Herb was in a bit of a bind. At 75, he was slowly but conspicuously losing the wit and
incisiveness that had been keystones of his stunning personality.
Short and lean, Herb managed a presence, particularly during my family’s occasional
festive gatherings. A few years before Alzheimer’s crept into his life, Herb had
demonstrated his command of oratory and memory when he recited the “Cremation of
Sam McGee”, that deliciously multi-syllabic rendering written by Robert W. Service.
Herb rocked back and forth, his hands clasped in front of him as he effortlessly brought
the magical poem to life. His head listed dramatically as he spoke, as his eyes seemed
to drift off into a different place — where words danced in a dervish of whirling colours.
Just these few years later, Herb found himself in a labyrinth of dead-ends and
“I’ve been putting notes everywhere,” he explains. But he need notes to tell him where
his notes are. ‘See note on fridge.’ ‘Call Linda.’ ‘Take out garbage.’ ‘Master list beside
The sad dissolution came rapidly for Herb. His plaintive protestations proved incapable
of slowing the decline. His memory and all that goes with it was on a downhill slide and,
like the proverbial snowball, gaining a full head of steam as it tumbled.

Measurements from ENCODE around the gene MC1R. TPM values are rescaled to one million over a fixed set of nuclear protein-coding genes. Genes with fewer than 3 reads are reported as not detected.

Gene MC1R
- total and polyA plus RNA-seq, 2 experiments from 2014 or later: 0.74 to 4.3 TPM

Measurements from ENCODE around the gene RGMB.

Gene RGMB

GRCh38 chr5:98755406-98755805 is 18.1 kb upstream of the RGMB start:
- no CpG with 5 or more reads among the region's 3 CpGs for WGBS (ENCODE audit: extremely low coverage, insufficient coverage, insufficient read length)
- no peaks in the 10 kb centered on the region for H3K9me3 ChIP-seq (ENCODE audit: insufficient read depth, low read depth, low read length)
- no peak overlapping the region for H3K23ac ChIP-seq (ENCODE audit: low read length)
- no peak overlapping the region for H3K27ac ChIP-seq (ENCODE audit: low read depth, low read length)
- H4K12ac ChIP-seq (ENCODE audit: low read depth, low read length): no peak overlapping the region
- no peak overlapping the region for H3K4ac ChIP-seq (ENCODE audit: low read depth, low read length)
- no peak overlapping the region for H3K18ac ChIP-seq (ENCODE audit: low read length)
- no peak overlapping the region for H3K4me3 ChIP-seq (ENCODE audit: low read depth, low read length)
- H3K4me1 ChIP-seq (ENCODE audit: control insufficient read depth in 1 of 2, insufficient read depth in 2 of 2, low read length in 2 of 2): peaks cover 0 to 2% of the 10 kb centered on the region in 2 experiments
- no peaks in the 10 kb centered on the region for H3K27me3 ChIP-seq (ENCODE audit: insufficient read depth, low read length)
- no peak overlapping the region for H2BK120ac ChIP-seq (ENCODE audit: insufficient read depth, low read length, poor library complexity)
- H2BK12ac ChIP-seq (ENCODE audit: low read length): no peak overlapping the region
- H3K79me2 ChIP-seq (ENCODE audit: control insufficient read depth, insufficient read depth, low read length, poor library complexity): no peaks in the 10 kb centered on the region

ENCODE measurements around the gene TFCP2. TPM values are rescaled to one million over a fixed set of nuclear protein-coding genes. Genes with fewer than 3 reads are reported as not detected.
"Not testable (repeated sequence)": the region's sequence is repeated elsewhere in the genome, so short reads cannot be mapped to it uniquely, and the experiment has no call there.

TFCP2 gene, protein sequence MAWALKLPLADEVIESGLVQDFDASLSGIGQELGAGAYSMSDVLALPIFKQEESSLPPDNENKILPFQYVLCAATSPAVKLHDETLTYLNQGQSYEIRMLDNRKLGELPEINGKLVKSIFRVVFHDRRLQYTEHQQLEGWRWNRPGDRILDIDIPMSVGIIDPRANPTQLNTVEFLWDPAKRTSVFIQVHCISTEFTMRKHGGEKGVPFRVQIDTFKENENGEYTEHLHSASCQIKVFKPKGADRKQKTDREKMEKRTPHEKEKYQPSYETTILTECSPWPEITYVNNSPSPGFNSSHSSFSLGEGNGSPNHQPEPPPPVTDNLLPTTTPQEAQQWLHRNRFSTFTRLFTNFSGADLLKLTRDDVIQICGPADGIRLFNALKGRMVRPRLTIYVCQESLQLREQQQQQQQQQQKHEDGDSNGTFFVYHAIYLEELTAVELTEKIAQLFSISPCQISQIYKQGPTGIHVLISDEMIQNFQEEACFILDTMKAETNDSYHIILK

Herb’s loss became slowly evident then accelerated after his wife Wilma’s death
Christmas day 1987. He was inconsolable after Wilma died. He lost interest, even his
famous interest in current events, particularly the machinations of global politics.
Herb was a shoe salesman by trade. By night, he devoured literature. He and Wilma
lived in a small apartment just off Portage Avenue in Winnipeg. He built a summer home
in Winnipeg Beach, a resort town an hour north of Manitoba’s capital. The summer
home was his love, sewn by his hand. Even though its angles were off by a country mile, it was Herb’s handiwork.
As Herb entered his final year, his daughter surreptitiously obtained power of attorney to
govern his financial affairs. Herb had been using his credit cards to buy and re-buy tools
he already owned, nails he didn’t need, compost for the garden that had already
received its full annual complement of the soil enricher.
He had been trying to recapture his independence but his financial indulgence would
have bankrupted him had his daughter not acted. Even so, it seemed callous to take
away his right to decide how he would spend his money.
Herb was ragged with rage for a time. That passed as he forgot the incident entirely. He
would forget that he smoked and drank, both of which were pastimes he had pursued with
The inevitable came as he drifted into the moment — no recollection of the past, no
future ahead in anticipation. Locked in moments that emerged out of nothing.
Herb died in a hospital, likely confused or indifferent. Those who cared for him in his
dying weeks likely knew nothing of his character, his life. That is sad enough.
The greater sadness is that Herb, in the end, didn’t know who he was either.